Practicing Presumptive Design

“I crafted a more mature model of design that I call presumptive design. … The major difference between presumptive design and the usual design process is the relationship that designers have with users as part of the design cycle.”

Ultimately, I crafted a more mature model of design that I call presumptive design. In brief, presumptive design is a form of participatory design—which Ilpo Koskinen, John Zimmerman, Thomas Binder, Johan Redstrom, and Stephan Wensveen had earlier referred to as constructive design research in their book Design Research Through Practice: From the Lab, Field, and Showroom. This approach is rapid, iterative, and familiar to designers. It is merely a slight twist on the sketch, critique, reflect cycle. The major difference between presumptive design and the usual design process is the relationship that designers have with users as part of the design cycle.

Actually having a relationship with users during the design cycle is different from merely presenting a design to users or clients. As a form of participatory design, presumptive design expects users to participate in the design critique process, during the design phases. This subtle shift in posture and attitude makes all the difference. Designers are not simply the creative visionaries; we become facilitators and researchers whose task is discovering users’ needs, desires, and mental models. And we do it through our designs.

This shift raises many questions and concerns: How can users participate in the design process when they aren’t designers? Do UX designers become short-order cooks who are simply implementing user-imagined solutions? Why would our clients hire us only to have the users do the work? If users are part of the process, what sort of designs should we show to them?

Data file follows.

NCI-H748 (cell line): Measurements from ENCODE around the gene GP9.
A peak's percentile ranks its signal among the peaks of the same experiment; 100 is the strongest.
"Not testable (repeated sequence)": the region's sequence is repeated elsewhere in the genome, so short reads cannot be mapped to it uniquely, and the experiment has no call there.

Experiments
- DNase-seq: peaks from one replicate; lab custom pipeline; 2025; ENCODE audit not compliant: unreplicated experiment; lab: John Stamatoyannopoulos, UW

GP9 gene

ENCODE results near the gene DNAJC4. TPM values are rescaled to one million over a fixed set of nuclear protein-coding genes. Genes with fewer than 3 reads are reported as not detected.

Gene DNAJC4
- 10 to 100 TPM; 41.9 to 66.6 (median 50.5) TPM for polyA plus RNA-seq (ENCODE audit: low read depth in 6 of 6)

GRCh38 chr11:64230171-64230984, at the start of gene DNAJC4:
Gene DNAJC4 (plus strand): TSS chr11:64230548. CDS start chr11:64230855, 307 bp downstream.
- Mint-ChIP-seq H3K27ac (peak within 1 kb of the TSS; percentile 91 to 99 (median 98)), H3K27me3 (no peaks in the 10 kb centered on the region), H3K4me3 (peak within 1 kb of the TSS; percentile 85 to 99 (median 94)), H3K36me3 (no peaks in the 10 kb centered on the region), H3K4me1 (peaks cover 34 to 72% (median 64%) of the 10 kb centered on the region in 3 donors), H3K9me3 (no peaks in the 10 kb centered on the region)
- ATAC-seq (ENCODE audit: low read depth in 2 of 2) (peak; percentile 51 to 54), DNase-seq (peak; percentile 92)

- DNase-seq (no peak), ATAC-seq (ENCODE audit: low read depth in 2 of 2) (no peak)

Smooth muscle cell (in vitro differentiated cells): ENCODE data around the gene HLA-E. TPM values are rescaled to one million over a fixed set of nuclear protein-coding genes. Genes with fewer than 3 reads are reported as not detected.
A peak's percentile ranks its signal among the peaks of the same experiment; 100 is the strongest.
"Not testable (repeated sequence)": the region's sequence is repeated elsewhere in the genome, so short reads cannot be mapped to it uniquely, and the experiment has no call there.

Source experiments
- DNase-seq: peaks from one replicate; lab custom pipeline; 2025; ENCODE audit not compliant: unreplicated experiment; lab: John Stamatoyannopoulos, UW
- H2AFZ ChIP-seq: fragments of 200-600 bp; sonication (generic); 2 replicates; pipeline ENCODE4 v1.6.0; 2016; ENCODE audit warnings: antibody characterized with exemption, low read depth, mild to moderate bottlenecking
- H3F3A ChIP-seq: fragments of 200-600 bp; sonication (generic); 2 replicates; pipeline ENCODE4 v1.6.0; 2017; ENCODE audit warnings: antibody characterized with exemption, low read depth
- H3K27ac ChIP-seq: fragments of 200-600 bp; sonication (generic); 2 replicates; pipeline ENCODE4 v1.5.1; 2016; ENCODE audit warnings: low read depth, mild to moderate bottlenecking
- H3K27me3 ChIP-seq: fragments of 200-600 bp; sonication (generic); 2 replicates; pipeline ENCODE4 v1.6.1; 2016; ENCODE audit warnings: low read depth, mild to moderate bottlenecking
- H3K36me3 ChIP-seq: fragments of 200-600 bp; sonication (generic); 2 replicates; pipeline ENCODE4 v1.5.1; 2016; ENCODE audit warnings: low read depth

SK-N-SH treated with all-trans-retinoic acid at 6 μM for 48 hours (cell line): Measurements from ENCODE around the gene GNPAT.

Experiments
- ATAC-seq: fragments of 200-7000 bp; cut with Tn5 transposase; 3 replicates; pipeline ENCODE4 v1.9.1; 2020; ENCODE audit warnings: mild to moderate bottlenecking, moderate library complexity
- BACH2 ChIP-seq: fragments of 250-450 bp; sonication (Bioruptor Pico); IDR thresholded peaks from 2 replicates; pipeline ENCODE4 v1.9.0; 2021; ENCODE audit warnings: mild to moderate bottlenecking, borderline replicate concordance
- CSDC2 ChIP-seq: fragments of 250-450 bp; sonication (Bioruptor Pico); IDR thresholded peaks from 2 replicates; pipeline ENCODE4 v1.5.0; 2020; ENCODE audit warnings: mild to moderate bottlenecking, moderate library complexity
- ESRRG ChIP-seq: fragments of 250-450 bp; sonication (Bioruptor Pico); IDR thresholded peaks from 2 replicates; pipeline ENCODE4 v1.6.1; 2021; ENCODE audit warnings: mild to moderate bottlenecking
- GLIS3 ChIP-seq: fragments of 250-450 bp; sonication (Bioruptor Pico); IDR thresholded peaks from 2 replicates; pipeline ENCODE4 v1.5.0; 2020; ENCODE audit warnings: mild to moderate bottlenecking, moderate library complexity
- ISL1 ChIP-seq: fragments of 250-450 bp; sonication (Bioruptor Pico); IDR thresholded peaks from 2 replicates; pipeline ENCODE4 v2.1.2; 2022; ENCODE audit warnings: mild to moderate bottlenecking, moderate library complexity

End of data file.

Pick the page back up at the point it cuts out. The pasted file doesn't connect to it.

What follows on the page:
Note—I’ve captured my notion of presumptive design in print and in a presentation.

Agile Purists Opposed Big Design Up Front

“Agile purists raise concerns about doing ‘big design up front,’ which seems to them to be a waterfall phase during which the UX team designs everything—from the concept to the software—before the development team gets started.”

About five years ago, my company asked me to lead the transformation of my product group into an agile team. If you think back to 2008, agile folks hardly mentioned user experience, and UX folks discussed agile only with great concern. Alan Cooper’s address to the Agile Conference in 2008 was a heroic attempt at diplomacy.

Imagine my surprise at discovering agile! I had found a rapid development method that is closely aligned with my sensibilities about design.

Agile purists raise concerns about doing “big design up front,” which seems to them to be a waterfall phase during which the UX team designs everything—from the concept to the software—before the development team gets started. Since agile is about delivering concrete business value as early as possible, their goal is to avoid anything that would delay fulfilling that promise.

At the UPA 2009 Conference, I was fortunate enough to participate in a panel on agile and user experience. One of my fellow panelists, Thomas Lissajoux, told the story of a Pharaoh and his architect.

In telling this story, Thomas challenged me, in front of the audience, to refute his position against big design up front. From the agile developer’s perspective, big design up front results in wasted work because customer needs frequently change—whether during the design phase or throughout the course of development. I was delighted to rise to this challenge because it was obvious to me that Thomas’s concerns were unfounded. As the story nicely illustrates, the architect’s problem was decomposing a design into components that could be built effectively, not envisioning a design up front.